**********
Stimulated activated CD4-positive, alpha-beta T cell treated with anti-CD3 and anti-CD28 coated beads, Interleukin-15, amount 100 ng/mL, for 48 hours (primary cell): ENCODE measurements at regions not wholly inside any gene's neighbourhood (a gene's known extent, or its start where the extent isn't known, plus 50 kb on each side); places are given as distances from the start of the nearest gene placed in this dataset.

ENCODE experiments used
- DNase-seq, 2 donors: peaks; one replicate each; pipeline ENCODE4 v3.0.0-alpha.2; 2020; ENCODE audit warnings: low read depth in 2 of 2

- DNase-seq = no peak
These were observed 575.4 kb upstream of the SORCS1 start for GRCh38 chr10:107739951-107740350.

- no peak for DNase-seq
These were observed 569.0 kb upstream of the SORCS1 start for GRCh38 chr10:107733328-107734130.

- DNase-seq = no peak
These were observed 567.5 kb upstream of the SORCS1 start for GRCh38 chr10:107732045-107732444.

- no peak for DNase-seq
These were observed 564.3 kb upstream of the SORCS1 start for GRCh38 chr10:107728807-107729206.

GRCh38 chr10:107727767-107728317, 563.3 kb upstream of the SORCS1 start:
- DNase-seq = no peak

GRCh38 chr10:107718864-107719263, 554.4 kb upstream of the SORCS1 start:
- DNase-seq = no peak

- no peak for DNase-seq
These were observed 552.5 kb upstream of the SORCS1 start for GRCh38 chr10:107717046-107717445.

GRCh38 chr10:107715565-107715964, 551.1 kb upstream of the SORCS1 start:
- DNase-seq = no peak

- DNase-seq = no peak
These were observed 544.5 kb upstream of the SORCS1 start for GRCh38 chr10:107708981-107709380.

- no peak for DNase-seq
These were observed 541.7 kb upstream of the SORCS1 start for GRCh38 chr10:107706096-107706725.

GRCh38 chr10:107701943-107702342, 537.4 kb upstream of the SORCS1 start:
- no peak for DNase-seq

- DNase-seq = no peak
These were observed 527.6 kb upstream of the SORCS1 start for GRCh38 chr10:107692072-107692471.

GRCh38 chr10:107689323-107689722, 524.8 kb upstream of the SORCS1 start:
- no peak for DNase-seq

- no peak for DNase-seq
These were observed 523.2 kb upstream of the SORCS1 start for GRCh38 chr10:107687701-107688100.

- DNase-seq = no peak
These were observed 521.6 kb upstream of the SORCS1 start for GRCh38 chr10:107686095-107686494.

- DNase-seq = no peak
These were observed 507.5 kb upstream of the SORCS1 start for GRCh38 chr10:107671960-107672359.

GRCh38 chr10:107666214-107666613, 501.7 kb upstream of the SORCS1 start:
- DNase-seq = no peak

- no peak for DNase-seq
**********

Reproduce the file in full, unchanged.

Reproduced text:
Stimulated activated CD4-positive, alpha-beta T cell treated with anti-CD3 and anti-CD28 coated beads, Interleukin-15, amount 100 ng/mL, for 48 hours (primary cell): ENCODE measurements at regions not wholly inside any gene's neighbourhood (a gene's known extent, or its start where the extent isn't known, plus 50 kb on each side); places are given as distances from the start of the nearest gene placed in this dataset.

ENCODE experiments used
- DNase-seq, 2 donors: peaks; one replicate each; pipeline ENCODE4 v3.0.0-alpha.2; 2020; ENCODE audit warnings: low read depth in 2 of 2

- DNase-seq = no peak
These were observed 575.4 kb upstream of the SORCS1 start for GRCh38 chr10:107739951-107740350.

- no peak for DNase-seq
These were observed 569.0 kb upstream of the SORCS1 start for GRCh38 chr10:107733328-107734130.

- DNase-seq = no peak
These were observed 567.5 kb upstream of the SORCS1 start for GRCh38 chr10:107732045-107732444.

- no peak for DNase-seq
These were observed 564.3 kb upstream of the SORCS1 start for GRCh38 chr10:107728807-107729206.

GRCh38 chr10:107727767-107728317, 563.3 kb upstream of the SORCS1 start:
- DNase-seq = no peak

GRCh38 chr10:107718864-107719263, 554.4 kb upstream of the SORCS1 start:
- DNase-seq = no peak

- no peak for DNase-seq
These were observed 552.5 kb upstream of the SORCS1 start for GRCh38 chr10:107717046-107717445.

GRCh38 chr10:107715565-107715964, 551.1 kb upstream of the SORCS1 start:
- DNase-seq = no peak

- DNase-seq = no peak
These were observed 544.5 kb upstream of the SORCS1 start for GRCh38 chr10:107708981-107709380.

- no peak for DNase-seq
These were observed 541.7 kb upstream of the SORCS1 start for GRCh38 chr10:107706096-107706725.

GRCh38 chr10:107701943-107702342, 537.4 kb upstream of the SORCS1 start:
- no peak for DNase-seq

- DNase-seq = no peak
These were observed 527.6 kb upstream of the SORCS1 start for GRCh38 chr10:107692072-107692471.

GRCh38 chr10:107689323-107689722, 524.8 kb upstream of the SORCS1 start:
- no peak for DNase-seq

- no peak for DNase-seq
These were observed 523.2 kb upstream of the SORCS1 start for GRCh38 chr10:107687701-107688100.

- DNase-seq = no peak
These were observed 521.6 kb upstream of the SORCS1 start for GRCh38 chr10:107686095-107686494.

- DNase-seq = no peak
These were observed 507.5 kb upstream of the SORCS1 start for GRCh38 chr10:107671960-107672359.

GRCh38 chr10:107666214-107666613, 501.7 kb upstream of the SORCS1 start:
- DNase-seq = no peak

- no peak for DNase-seq